The finding of a small proportion of cows (26.34%) that had ISI within the normal range of 18-24 days recorded in the present study is lower than the recommended 60% by Gaines (1989) and the 28.9% reported by Samsson (2001). However it is higher than the previous report of 24% (Mukasa-Mugerewa and Tegegne 1991). Moreover, about half (50.6%) of cows in this study had ISI that is out of the expected range of 18-24 days. These all variation from the normal range suggest follicular cyst or insemination at the wrong time due to incorrect heat detection in cases of short ISI while the long ISI may be due to improper heat detection, missed or silent heat, the presence of luteal cyst or embryonic mortality (Arthur et al 1989 ). 


The other important factor for the failure of AI service is male infertility which may be either due to poor semen quality or poor insemination technique. In this study, one of the six bulls had poor semen quality. This may be one of the factors responsible for the lowest first service pregnancy rate observed in cows/heifers served by this particular bull. Improper insemination technique might also be a reason for the failure of AI service. It has been recommended that depositing semen in the bifurcation of uterine body just inside the internal cervical opening might help for better success rates in AI service (Seguin 1986).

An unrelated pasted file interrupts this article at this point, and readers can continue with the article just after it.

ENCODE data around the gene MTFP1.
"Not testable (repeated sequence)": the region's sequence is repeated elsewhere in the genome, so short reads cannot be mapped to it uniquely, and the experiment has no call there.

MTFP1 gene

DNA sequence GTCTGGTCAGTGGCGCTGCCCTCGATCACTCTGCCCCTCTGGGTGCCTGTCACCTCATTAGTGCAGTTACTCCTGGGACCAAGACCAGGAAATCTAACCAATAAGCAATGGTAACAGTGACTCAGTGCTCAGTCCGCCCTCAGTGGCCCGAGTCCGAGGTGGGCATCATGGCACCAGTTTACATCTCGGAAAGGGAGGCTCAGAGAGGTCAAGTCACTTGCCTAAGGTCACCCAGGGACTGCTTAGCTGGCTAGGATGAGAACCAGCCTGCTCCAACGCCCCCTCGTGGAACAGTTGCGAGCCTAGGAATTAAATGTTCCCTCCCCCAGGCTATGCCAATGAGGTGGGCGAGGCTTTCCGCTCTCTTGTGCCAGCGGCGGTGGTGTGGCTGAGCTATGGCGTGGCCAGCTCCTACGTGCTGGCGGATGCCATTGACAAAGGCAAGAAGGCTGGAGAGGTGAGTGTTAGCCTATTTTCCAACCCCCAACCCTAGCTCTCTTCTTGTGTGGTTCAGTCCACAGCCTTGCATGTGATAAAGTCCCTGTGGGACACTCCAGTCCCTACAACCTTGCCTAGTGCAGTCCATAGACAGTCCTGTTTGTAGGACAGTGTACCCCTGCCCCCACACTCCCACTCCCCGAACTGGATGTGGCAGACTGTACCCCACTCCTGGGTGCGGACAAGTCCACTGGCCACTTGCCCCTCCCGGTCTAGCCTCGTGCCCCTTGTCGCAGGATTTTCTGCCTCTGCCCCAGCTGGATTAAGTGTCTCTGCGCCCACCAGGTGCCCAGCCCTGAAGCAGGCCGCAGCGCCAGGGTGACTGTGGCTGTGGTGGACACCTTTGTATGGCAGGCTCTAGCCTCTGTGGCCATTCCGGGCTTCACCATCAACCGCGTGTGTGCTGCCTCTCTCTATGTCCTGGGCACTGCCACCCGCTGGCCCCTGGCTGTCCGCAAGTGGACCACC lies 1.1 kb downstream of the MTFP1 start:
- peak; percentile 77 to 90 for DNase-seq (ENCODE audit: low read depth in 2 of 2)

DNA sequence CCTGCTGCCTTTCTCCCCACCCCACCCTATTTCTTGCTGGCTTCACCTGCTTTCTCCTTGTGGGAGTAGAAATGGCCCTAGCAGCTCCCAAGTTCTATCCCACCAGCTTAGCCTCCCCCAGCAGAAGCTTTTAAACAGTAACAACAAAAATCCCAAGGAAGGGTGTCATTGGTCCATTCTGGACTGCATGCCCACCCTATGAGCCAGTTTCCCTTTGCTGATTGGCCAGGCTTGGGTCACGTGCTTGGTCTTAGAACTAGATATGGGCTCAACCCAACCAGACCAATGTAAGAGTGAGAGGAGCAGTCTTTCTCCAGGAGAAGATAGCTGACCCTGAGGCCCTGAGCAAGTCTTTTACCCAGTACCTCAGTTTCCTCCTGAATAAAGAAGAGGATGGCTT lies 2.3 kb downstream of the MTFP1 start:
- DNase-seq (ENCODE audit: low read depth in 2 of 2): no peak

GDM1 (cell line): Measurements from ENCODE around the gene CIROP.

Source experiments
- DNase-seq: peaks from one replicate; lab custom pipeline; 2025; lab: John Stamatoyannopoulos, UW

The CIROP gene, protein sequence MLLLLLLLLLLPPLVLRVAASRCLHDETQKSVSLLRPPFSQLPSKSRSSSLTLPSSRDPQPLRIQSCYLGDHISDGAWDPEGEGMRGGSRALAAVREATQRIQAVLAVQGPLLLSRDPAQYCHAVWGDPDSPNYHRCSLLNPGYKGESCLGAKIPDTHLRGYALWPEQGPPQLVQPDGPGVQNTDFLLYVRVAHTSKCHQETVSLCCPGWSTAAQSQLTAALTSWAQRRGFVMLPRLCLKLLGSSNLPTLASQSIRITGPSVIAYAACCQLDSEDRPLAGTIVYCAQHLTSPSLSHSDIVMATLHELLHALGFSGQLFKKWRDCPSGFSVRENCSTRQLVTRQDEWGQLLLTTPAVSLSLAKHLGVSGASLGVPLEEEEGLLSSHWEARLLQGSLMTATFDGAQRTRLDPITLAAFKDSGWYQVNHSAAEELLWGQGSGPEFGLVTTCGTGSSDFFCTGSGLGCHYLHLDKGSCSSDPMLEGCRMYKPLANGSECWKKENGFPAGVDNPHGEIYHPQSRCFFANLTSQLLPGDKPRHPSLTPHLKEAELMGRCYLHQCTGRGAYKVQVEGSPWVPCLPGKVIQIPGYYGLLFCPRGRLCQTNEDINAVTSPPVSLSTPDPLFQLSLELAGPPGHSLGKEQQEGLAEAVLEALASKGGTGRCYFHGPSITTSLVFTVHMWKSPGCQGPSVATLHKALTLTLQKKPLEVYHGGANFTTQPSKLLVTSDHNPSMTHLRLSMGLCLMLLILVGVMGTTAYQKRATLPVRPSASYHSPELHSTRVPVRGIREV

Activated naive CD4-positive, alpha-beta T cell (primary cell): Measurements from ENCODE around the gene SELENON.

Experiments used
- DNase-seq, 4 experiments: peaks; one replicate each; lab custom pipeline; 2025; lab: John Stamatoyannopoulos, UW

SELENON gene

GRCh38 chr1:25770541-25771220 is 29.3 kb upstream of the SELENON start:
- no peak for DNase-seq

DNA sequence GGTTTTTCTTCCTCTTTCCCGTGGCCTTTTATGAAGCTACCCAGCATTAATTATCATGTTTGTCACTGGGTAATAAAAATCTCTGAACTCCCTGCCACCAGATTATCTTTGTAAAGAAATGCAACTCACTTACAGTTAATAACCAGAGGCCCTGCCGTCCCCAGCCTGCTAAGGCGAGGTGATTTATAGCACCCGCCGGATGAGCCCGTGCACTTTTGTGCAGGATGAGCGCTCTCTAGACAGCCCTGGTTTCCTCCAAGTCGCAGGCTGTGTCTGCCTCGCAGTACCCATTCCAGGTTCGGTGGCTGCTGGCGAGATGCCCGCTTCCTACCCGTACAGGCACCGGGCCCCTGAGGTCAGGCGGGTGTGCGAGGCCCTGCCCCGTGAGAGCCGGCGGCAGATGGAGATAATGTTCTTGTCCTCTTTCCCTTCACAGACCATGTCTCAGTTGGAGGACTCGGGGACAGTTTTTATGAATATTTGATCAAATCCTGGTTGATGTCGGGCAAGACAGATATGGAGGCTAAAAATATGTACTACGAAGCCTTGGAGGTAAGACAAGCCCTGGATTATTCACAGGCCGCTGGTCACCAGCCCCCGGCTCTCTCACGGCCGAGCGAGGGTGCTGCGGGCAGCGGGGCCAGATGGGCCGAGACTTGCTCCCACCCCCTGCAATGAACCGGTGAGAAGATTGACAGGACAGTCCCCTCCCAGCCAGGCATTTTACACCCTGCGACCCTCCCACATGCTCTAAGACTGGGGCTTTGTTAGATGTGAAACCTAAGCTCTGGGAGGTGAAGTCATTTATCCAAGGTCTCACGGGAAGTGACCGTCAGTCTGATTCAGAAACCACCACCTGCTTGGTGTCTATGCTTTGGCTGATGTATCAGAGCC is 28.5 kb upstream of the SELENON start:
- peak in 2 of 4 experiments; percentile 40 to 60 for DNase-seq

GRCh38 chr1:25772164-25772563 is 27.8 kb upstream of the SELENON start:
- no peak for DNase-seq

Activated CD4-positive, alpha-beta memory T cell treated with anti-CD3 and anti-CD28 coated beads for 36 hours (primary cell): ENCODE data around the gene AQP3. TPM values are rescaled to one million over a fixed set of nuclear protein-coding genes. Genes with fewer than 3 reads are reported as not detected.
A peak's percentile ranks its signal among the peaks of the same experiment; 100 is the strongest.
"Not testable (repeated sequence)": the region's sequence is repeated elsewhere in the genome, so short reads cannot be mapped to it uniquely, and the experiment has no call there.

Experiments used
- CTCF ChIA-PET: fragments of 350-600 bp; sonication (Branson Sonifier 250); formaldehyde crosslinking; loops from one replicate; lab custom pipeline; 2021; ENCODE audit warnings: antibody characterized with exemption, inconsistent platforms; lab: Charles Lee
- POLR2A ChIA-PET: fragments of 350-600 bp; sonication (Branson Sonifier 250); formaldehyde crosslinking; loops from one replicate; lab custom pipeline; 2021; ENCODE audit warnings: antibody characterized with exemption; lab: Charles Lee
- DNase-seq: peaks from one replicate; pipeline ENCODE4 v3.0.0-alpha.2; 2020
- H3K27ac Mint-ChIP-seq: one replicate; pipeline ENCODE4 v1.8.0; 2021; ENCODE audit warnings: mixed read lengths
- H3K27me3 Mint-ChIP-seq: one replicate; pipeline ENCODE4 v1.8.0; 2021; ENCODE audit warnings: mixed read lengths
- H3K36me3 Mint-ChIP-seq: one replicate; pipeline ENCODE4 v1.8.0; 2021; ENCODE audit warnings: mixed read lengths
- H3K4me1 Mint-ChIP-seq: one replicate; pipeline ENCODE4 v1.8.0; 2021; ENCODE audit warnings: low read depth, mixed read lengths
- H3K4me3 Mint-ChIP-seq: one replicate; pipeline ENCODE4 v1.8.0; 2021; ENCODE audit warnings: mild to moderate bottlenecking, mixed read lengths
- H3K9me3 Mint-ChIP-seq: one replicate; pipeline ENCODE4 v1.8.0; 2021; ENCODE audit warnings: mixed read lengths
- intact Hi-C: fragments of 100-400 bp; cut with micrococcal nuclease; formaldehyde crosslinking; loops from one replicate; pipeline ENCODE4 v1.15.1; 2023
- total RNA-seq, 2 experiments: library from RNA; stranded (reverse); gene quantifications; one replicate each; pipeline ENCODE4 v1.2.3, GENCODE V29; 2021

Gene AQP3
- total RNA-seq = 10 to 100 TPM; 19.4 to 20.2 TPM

Low blood glucose level due to shortage of energy in cows used for draught work during early lactation has been incriminated as a cause of infertility resulting in failure of implantation (Matthewman et al 1993). Similarly, the poor first service conception rate recorded in high yielding cows in the current study may also be related to the high-energy required for milk secretion which may lower blood glucose level causing implantation failure.


The practice of inseminating cows/heifers before 12 hrs (29.7%; n=50) and after 18 hours (20.8%; n=40) of the first heat sign in the current study shows that too early and too late insemination may also be responsible for the failure of AI in the area. Too early service has been shown to be very common cause of infertility resulting in longer herd calving interval because early conception is frequently followed by early embryonic death (Radostitis and Blood 1985; Wolfe 1993; Fetrow 1994, Bekana et al 1996).





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Received 16 August 2009; Accepted 20 January 2010; Published 1 March 2010